Minimum Unit Pricing will be ‘an act of national folly’

Minimum Unit Pricing will be ‘an act of national folly’

Trade associations are speaking out amid serious concerns that the new Minimum Unit Pricing regulations – the MUPs – will impact dramatically on retailers in border regions.

Both RGDATA and CSNA have raised the issue and continue to lobby government, The new rules will mean it’s cheaper for shoppers to flock in to the North and buy their alcohol in bulk.

RGDATA has called the unilateral introduction of MUP “an act of national folly”.

The Government’s proposal to introduce Minimum Unit Pricing for alcohol in January 2022 will drive trade cross the border as shoppers seek to avail of cut price alcohol in Northern Ireland. The rationale for deferring the introduction of MUP until an all island initiative is introduced remains compelling and the Government has failed to outline any substantial justification for this unilateral measure.

RGDATA said that the introduction of the measure in the Republic of Ireland, without any corresponding initiative in Northern Ireland will push a substantial amount of customers up north to buy cut price alcohol. This would also impact on general shopping patterns and will impact on border retailers in particular.

All-island solution required

Tara Buckley, RGDATA Director General said;

“Cheap alcohol in the Republic of Ireland is a direct legacy of the Government’s short sighted decision to remove the ban on the below cost sale of alcohol – it is a problem of the Government’s own making. RGDATA has consistently opposed the cheap sale of alcohol but believes that any national measure needs to be reciprocated in Northern Ireland, otherwise a substantive cross border trade in cheap alcohol will be created.

Border retailers

RGDATA said that Government is mistaken in assuming that the introduction of MUP in Ireland will not impact on border retailers.

“ The Government has indicated that the introduction of MUP in Scotland did not adversely impact on Scottish border retailers. This is not correct- there were some impacts on Scottish border retailers and increases in alcohol sales among retailers in English border. Additionally in England there was already a ban on the below cost sale of alcohol since 2014, so the sale of cheap alcohol in England was already restricted. There was also no currency differential as sterling was the common currency between the England and Scotland.

The position between the Republic of Ireland and Northern Ireland is entirely different – there is no ban on the below cost sale of alcohol on either side of the border and there is a significant currency and excise differential cross border. These factors will drive cheap alcohol sales across the border”.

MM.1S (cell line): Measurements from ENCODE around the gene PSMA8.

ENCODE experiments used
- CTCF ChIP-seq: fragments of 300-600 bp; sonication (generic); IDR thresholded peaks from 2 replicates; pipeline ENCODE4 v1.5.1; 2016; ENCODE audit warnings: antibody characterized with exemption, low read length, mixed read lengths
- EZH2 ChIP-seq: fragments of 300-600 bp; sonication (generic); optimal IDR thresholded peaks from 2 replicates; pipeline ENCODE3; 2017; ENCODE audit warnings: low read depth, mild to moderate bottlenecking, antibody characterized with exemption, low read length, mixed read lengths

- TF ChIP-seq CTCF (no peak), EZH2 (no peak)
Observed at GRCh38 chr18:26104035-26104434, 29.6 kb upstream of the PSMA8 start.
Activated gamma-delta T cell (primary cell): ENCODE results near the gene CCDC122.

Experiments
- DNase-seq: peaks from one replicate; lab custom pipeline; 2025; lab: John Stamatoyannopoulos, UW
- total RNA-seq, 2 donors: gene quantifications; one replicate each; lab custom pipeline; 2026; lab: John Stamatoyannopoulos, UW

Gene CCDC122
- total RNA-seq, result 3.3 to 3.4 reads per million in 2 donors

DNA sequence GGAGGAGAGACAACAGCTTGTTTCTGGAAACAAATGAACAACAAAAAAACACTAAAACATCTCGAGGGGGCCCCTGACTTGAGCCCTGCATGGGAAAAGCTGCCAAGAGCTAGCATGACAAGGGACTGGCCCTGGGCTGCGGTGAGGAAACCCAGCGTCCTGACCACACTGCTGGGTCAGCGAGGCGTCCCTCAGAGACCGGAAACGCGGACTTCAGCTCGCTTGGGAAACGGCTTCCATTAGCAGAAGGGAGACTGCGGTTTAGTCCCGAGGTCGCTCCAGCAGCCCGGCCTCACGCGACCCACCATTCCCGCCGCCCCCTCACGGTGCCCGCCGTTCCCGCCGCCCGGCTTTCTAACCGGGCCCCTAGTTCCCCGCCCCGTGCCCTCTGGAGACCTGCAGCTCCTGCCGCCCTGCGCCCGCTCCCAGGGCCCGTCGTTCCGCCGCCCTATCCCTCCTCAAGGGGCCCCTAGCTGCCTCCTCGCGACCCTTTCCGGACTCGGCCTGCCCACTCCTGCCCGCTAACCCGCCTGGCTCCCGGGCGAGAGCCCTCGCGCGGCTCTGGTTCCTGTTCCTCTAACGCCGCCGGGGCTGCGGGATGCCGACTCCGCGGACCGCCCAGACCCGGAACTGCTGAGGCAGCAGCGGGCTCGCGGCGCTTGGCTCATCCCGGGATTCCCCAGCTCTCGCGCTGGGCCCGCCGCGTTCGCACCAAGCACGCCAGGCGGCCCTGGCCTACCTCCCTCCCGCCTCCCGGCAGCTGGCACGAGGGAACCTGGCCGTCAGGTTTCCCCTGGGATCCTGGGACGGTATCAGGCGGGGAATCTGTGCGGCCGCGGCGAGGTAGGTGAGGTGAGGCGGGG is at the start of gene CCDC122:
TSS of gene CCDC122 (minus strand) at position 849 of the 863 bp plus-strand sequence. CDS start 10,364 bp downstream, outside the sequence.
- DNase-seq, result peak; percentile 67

Cross-border cheap alcohol sales

If the Government is intent on bringing in MUP in January 2022, then it must indicate what measures will be introduced to prevent cross border cheap alcohol sales. Otherwise it will merely transferring cheap alcohol purchases cross the border to Northern Ireland, damaging compliant border retailers and failing to deliver the supposed public health benefits underpinning the measure.

Vincent Jennings of the CSNA is also fiercely opposed to the plans.

Meanwhile the NFRN has a different view. The Federation of Independent Retailers (NFRN) welcomed the announcement that the Irish government is to introduce a minimum unit price on alcohol products next year – saying it will mean mean supermarket pricing will be on a par with smaller retailers – thereby creating a more even playing field.

“From January 1, 2022, the cheapest bottle of wine will cost €7.75, where previously it could cost under €5. A 700ml bottle of supermarket gin or vodka costing between €13 and €14 will rise to €20.71 under the system, while a 440ml can of lager will be a minimum of €1.32” the NFRN statement said.


The plan was originally approved in 2018 but implementation has been delayed because the government wished to do this at the same time as Northern Ireland, in order to discourage potential smuggling and consumers travelling to retailers in the north.

Stormont has now indicated it will not be proceeding with similar legislation in the near future.

NFRN Ireland president Martin Mulligan said: “We broadly welcome the move to introduce minimum unit pricing because it levels up the playing field. The big multiples have taken our confectionery and Christmas trade, so it will give us all a fighting chance to compete.”

Clonmel convenience store owner Tom McDermott added: “For years the multiples have been using cheap alcohol as a loss leader. Minimum pricing will help smaller retailers to compete, especially on leading brands.”

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